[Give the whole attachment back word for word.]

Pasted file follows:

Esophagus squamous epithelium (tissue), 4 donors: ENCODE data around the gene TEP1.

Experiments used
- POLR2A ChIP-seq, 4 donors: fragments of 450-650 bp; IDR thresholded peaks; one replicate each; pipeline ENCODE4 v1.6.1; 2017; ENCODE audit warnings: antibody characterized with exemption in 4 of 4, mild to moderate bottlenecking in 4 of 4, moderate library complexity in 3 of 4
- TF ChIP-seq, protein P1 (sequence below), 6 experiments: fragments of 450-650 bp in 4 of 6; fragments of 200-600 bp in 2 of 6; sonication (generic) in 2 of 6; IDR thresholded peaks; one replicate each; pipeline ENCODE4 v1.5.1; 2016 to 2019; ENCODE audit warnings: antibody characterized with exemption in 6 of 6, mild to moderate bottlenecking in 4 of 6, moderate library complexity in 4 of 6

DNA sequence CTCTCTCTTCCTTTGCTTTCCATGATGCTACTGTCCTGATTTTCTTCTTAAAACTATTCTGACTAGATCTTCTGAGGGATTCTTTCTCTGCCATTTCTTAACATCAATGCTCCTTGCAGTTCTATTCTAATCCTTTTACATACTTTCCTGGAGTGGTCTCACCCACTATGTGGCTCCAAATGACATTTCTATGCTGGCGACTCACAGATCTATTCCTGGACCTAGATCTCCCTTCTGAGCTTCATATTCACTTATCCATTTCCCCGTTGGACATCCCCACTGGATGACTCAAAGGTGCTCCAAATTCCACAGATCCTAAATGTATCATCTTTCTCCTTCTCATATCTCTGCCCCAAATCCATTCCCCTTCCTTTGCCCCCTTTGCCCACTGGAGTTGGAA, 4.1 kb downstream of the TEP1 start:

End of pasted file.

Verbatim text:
Esophagus squamous epithelium (tissue), 4 donors: ENCODE data around the gene TEP1.

Experiments used
- POLR2A ChIP-seq, 4 donors: fragments of 450-650 bp; IDR thresholded peaks; one replicate each; pipeline ENCODE4 v1.6.1; 2017; ENCODE audit warnings: antibody characterized with exemption in 4 of 4, mild to moderate bottlenecking in 4 of 4, moderate library complexity in 3 of 4
- TF ChIP-seq, protein P1 (sequence below), 6 experiments: fragments of 450-650 bp in 4 of 6; fragments of 200-600 bp in 2 of 6; sonication (generic) in 2 of 6; IDR thresholded peaks; one replicate each; pipeline ENCODE4 v1.5.1; 2016 to 2019; ENCODE audit warnings: antibody characterized with exemption in 6 of 6, mild to moderate bottlenecking in 4 of 6, moderate library complexity in 4 of 6

DNA sequence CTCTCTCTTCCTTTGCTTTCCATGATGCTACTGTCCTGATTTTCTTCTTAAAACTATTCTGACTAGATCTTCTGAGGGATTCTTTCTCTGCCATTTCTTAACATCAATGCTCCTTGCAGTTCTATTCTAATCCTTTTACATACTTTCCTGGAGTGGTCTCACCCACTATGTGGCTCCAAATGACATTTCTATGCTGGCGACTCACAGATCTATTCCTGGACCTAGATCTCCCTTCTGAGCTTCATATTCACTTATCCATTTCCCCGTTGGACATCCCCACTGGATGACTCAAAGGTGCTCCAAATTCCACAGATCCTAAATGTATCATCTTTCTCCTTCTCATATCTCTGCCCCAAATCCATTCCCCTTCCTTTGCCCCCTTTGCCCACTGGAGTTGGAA, 4.1 kb downstream of the TEP1 start: